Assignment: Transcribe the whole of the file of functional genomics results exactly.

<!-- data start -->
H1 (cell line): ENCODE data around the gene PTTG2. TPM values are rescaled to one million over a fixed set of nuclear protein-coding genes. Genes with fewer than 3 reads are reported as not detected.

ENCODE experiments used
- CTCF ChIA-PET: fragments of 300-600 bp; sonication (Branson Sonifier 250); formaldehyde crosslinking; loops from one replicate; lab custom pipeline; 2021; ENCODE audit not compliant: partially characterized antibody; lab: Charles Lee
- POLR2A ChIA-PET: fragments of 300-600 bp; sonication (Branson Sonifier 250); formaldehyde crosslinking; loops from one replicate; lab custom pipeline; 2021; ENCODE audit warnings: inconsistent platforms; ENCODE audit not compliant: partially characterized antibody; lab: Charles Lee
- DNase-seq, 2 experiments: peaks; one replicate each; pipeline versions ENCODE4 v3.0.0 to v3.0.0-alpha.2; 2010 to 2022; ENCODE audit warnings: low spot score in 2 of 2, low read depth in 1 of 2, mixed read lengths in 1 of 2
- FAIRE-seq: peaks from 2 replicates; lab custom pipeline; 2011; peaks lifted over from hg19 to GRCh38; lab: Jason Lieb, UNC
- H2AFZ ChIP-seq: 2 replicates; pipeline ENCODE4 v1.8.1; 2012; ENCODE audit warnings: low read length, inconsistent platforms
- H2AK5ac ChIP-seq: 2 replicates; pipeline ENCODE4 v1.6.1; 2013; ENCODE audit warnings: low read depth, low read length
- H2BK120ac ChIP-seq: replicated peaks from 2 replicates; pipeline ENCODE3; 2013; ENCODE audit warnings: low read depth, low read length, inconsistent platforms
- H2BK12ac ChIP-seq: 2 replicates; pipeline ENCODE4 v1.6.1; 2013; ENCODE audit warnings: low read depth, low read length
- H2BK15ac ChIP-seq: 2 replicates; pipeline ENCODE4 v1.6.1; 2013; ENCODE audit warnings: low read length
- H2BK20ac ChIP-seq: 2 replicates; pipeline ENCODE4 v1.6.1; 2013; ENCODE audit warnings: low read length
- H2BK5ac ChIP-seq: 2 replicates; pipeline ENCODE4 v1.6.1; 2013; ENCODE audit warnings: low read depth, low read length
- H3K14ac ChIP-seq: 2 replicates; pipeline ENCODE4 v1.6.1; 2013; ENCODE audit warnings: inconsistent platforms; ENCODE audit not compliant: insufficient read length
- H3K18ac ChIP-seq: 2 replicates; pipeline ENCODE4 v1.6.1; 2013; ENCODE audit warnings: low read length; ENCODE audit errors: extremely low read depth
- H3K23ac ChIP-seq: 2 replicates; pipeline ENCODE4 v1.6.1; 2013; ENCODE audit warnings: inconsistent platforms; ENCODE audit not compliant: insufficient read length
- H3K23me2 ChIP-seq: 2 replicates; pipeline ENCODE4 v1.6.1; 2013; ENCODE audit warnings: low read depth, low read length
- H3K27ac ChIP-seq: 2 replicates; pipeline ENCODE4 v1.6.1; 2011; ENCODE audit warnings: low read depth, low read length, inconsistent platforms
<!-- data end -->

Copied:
H1 (cell line): ENCODE data around the gene PTTG2. TPM values are rescaled to one million over a fixed set of nuclear protein-coding genes. Genes with fewer than 3 reads are reported as not detected.

ENCODE experiments used
- CTCF ChIA-PET: fragments of 300-600 bp; sonication (Branson Sonifier 250); formaldehyde crosslinking; loops from one replicate; lab custom pipeline; 2021; ENCODE audit not compliant: partially characterized antibody; lab: Charles Lee
- POLR2A ChIA-PET: fragments of 300-600 bp; sonication (Branson Sonifier 250); formaldehyde crosslinking; loops from one replicate; lab custom pipeline; 2021; ENCODE audit warnings: inconsistent platforms; ENCODE audit not compliant: partially characterized antibody; lab: Charles Lee
- DNase-seq, 2 experiments: peaks; one replicate each; pipeline versions ENCODE4 v3.0.0 to v3.0.0-alpha.2; 2010 to 2022; ENCODE audit warnings: low spot score in 2 of 2, low read depth in 1 of 2, mixed read lengths in 1 of 2
- FAIRE-seq: peaks from 2 replicates; lab custom pipeline; 2011; peaks lifted over from hg19 to GRCh38; lab: Jason Lieb, UNC
- H2AFZ ChIP-seq: 2 replicates; pipeline ENCODE4 v1.8.1; 2012; ENCODE audit warnings: low read length, inconsistent platforms
- H2AK5ac ChIP-seq: 2 replicates; pipeline ENCODE4 v1.6.1; 2013; ENCODE audit warnings: low read depth, low read length
- H2BK120ac ChIP-seq: replicated peaks from 2 replicates; pipeline ENCODE3; 2013; ENCODE audit warnings: low read depth, low read length, inconsistent platforms
- H2BK12ac ChIP-seq: 2 replicates; pipeline ENCODE4 v1.6.1; 2013; ENCODE audit warnings: low read depth, low read length
- H2BK15ac ChIP-seq: 2 replicates; pipeline ENCODE4 v1.6.1; 2013; ENCODE audit warnings: low read length
- H2BK20ac ChIP-seq: 2 replicates; pipeline ENCODE4 v1.6.1; 2013; ENCODE audit warnings: low read length
- H2BK5ac ChIP-seq: 2 replicates; pipeline ENCODE4 v1.6.1; 2013; ENCODE audit warnings: low read depth, low read length
- H3K14ac ChIP-seq: 2 replicates; pipeline ENCODE4 v1.6.1; 2013; ENCODE audit warnings: inconsistent platforms; ENCODE audit not compliant: insufficient read length
- H3K18ac ChIP-seq: 2 replicates; pipeline ENCODE4 v1.6.1; 2013; ENCODE audit warnings: low read length; ENCODE audit errors: extremely low read depth
- H3K23ac ChIP-seq: 2 replicates; pipeline ENCODE4 v1.6.1; 2013; ENCODE audit warnings: inconsistent platforms; ENCODE audit not compliant: insufficient read length
- H3K23me2 ChIP-seq: 2 replicates; pipeline ENCODE4 v1.6.1; 2013; ENCODE audit warnings: low read depth, low read length
- H3K27ac ChIP-seq: 2 replicates; pipeline ENCODE4 v1.6.1; 2011; ENCODE audit warnings: low read depth, low read length, inconsistent platforms